Nevertheless, ERT is commonly associated with several disadvantages. Most ERT based-treatments can produce drug-related hypersensitivity and anaphylactic reactions. As usual in enzyme therapies, patients develop IgG antibodies over time, which can produce immunological problems. Another limitation associated with ERT is related to the inability of the infused enzyme to cross the brain barrier [17,18,19,20]. Furthermore, drug penetration in the avascular cartilage is limited. Overall, conventional ERT results in a lack of improvement regarding neurological and skeletal manifestations. There is no proof that the current ERT used for MPS IVA provides an impact on existing and nonexisting (future) skeletal dysplasia [21,22,23].
In addition, infused enzymes are rapidly cleared from the circulation with a half-life of 2.9 min in mice and 35 min in humans [13,16,17,24]. Therefore, administration of the enzyme must be repeated often an in high doses. Due to the progressive nature of MPS, smaller effects of the drug can lead to life-threating complications. Thus, it is critical to perform enzyme administration under more effective conditions. Although some patients can access ERT by home infusion, the side effects associated with the treatment limit this possibility, therefore, in some cases, patient hospitalization during the infusion of the drug is required [17]. In spite of the rarity of MPS IVA, deteriorating symptoms, progressive morbidity and early mortality, high cost of treatment, and the lack of effective therapies all lead to serious medical, social, and health problems.
As mentioned above, ERT is the current treatment option for MPS IVA. However, there is an unmet challenge regarding the establishment of an effective carrier system to deliver the enzyme to hard-to-reach tissues. Previous reports have indicated a few approaches detailing how carrier systems increase the effect of enzyme delivery and/or diminish adverse effect sof the drug [25,26,27,28].
Nanostructured lipid carriers (NLCs) are a second generation of solid lipid nanoparticles (SLNs) that are prepared by blending solid and liquid lipids, leading to an inner amorphous structure which is less ordered and exhibits more stable nanoparticles than conventional SLNs, resulting in higher payload SLNs [29,30,31]. In this work, NLCs were selected as an enzyme delivery system for ERT, taking into consideration its features as a potential carrier system, such as its small size and the lipidic materials which they are composed on, thereby favoring cell internalization. Also, the chemical versatility of NLCs allows the nanoparticles to be retained for a longer period of time in circulation with a reduced possibility of being taken up by macrophages. Compared with other systems, several additional advantages of NLCs are (1) the feasibility of preparation and scale-up, (2) the protection of the enzyme against its degradation or inactivation, and (3) the reduction of associated immunological reactions. NLCs can be also prepared using lipid components, which are recognized as relatively biocompatible and safe for regulatory agencies; therefore, its biocompatibility is ensured [32].
Here, we focused on the design, development, and characterization of stable NLCs for the delivery of elosulfase alpha to lysosomes as a potential therapy for treating LSDs. These NLCs were characterized in vitro in terms of size, surface charge, stability, and cytotoxicity. The biological response of chondrocytes on co-incubation with lipid carriers was also studied. Finally, the biodistribution pattern of elosulfase alfa-loaded NLCs was addressed in vivo with fluorescence imaging.

2. Materials and Methods

2.1. Materials

Elosulfase alfa (Vimizim®) was provided by Biomarin (San Francisco, CA, USA). Block copolymers (Kolliphor® P407 and Kolliphor P188) and d-α-tocopherol polyethylene glycol 1000 succinate were purchased from Sigma Aldrich (St. Louis, MO, USA). Glyceril dibehenate (Compritol 888 ATO) was obtained from Gatefossé (Lyon, France). Trimyristin (Dynasan 114) and triestearin (Dynasan 118) was purchased from IOI Oleo GmbH (Hamburg, Germany). Cholesterol lanolin was obtained from Fluka (Munich, Germany), while olive oil, soy lecitin, and caprylic/capric triglyceride (Miglyol 812N) were obtained from Acofarma (Barcelona, Spain). The water used was ultrapure (milli-Q) and all other chemicals were of analytical grade.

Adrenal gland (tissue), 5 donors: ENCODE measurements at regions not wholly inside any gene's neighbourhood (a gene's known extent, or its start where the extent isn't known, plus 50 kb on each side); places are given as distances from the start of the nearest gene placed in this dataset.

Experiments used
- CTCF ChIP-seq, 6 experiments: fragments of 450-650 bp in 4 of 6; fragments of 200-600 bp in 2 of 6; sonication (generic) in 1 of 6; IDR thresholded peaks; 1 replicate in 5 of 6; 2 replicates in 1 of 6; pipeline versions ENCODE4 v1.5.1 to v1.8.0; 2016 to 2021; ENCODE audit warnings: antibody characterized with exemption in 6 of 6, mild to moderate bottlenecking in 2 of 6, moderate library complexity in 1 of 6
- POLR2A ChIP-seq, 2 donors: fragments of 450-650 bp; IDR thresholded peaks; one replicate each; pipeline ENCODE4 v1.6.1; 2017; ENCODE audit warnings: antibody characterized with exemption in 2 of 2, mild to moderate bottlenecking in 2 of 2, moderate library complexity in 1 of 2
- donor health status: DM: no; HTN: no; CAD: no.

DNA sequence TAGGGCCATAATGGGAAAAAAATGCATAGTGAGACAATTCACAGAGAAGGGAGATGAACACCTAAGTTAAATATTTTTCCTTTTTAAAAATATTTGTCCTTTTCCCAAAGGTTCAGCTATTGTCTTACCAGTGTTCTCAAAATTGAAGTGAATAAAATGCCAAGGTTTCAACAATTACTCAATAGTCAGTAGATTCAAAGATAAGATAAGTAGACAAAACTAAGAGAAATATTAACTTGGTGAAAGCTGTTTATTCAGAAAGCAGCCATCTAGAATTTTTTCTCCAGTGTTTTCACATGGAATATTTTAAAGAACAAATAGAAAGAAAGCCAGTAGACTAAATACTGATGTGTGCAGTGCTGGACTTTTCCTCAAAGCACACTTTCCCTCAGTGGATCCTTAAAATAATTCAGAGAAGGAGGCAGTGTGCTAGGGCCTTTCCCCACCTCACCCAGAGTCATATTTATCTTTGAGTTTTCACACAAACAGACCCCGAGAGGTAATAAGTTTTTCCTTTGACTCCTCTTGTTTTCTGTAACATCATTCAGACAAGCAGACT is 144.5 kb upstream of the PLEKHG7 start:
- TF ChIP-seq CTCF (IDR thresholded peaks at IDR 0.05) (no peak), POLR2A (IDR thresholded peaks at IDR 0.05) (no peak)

2.2. Methods

2.2.1. Preparation of Elosulfase Alfa-Loaded NLC

The NLC was prepared using the fast-double emulsification (O/W/O) and the low temperature-solidification technique. Briefly, the lipid-forming components of the NLC were dissolved in dichloromethane. Elosulfase alfa dissolution was added to the aqueous phase containing the hydrophilic surfactant (Kolliphor® P407) (Sigma Aldrich) and homogenized using ultrasound (Branson 450) to obtain the first emulsion. A second water phase was added to this resulting O/W emulsion composed of d-α tocopherol polyethylene glycol 1000 in PBS (as a PEGylant agent) (Sigma Aldrich), and the obtained mixture was homogenized again using ultrasound. Finally, Kolliphor® 188 (Sigma Aldrich) solution in PBS was added. The organic solvent was evaporated by rotary evaporation. An optimization study was performed previously to get an optimal formulation in terms of suitable distribution particle size, ζ potential, and physicochemical stability (data not shown). The optimal formula composition of the NLC is displayed in Table 1. As a PEGgylant agent, d-α tocopherol polyethylene glycol 1000 succinate was used (3.30 mM). To investigate the effect of the amount of PEGylant agent on NLC characteristics, different concentrations of d-α tocopherol polyethylene glycol 1000 succinate were used during NLC preparation (0.1, 0.2, and 0.3 mg/mL) whereas the amounts of the rest of the formulation components were kept constant. Afterwards, the particle size, polydispersity index (PdI), and ζ potential were determined. The component of the external phase was Kolliphor® 188, at a 0.5% (w/v) with respect to the total formulation. To isolate the NLC, ultracentrifugation (Beckman L8-70M, Ramsey, MN, USA) was used (35 min; 35,000; 15 °C). Finally, each NLC formulation was freeze-dried from an aqueous suspension with different concentrations (5%, 10%, and 20%) of several cryoprotectants (glucose, mannitol, trehalose, and sucrose, from SIGMA-Aldrich, Spain) during 24 h (Telstar Lyoquest-85, Barcelona, Spain) [30,31,33].